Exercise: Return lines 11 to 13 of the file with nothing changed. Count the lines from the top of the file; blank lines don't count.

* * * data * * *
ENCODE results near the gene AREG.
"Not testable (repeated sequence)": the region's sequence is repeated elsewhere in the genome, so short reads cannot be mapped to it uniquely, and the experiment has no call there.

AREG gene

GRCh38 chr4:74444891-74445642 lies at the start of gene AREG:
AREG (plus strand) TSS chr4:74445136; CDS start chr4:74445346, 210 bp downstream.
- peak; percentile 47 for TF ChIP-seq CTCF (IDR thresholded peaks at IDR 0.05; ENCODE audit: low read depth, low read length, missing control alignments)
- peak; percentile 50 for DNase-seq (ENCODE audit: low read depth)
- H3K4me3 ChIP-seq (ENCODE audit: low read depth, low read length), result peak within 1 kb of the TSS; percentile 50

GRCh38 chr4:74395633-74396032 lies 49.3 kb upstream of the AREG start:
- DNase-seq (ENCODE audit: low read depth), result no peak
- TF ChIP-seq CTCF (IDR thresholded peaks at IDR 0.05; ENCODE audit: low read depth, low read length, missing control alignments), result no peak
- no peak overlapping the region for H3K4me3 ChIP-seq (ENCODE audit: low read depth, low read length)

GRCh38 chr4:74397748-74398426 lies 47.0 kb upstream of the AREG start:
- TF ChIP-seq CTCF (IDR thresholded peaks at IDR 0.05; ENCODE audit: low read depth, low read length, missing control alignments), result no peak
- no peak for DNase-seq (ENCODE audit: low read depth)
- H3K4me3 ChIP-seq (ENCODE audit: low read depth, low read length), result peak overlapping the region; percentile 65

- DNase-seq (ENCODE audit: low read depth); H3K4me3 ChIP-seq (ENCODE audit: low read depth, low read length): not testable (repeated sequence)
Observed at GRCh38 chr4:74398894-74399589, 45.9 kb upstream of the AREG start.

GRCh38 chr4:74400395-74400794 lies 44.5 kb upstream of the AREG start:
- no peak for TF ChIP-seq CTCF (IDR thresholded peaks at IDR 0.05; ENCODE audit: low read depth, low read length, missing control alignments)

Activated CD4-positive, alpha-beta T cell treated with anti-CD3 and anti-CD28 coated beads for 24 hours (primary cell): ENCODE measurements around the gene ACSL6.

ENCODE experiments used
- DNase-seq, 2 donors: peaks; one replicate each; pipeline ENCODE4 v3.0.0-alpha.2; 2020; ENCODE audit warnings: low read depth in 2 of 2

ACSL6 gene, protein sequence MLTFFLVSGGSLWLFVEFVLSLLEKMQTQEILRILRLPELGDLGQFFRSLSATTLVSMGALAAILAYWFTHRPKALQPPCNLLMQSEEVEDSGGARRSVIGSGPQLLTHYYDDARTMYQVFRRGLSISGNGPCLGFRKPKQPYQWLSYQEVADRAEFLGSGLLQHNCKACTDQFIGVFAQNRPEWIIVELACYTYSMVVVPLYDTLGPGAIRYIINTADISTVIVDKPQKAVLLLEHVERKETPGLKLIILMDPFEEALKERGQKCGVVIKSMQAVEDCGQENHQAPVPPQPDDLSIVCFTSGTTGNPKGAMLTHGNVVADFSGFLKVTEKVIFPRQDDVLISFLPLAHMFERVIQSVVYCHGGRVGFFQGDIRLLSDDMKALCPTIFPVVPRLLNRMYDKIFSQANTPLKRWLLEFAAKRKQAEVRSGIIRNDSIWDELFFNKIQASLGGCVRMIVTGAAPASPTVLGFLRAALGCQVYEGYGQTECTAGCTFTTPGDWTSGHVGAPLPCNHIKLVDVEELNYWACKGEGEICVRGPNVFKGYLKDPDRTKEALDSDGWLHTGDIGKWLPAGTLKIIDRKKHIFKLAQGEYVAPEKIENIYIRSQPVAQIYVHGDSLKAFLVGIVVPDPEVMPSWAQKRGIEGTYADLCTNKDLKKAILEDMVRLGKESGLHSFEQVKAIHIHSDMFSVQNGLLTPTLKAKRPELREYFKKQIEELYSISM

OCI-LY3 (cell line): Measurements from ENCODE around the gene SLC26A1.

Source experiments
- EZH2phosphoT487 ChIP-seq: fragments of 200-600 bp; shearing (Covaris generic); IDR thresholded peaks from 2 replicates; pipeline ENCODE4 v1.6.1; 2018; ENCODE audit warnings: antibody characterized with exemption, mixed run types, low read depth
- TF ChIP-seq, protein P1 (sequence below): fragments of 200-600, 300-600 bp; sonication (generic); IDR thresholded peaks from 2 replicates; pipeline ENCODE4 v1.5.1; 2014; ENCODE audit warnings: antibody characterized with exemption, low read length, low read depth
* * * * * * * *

- TF ChIP-seq CTCF (IDR thresholded peaks at IDR 0.05; ENCODE audit: low read depth, low read length, missing control alignments), result no peak
- no peak overlapping the region for H3K4me3 ChIP-seq (ENCODE audit: low read depth, low read length)

GRCh38 chr4:74397748-74398426 lies 47.0 kb upstream of the AREG start: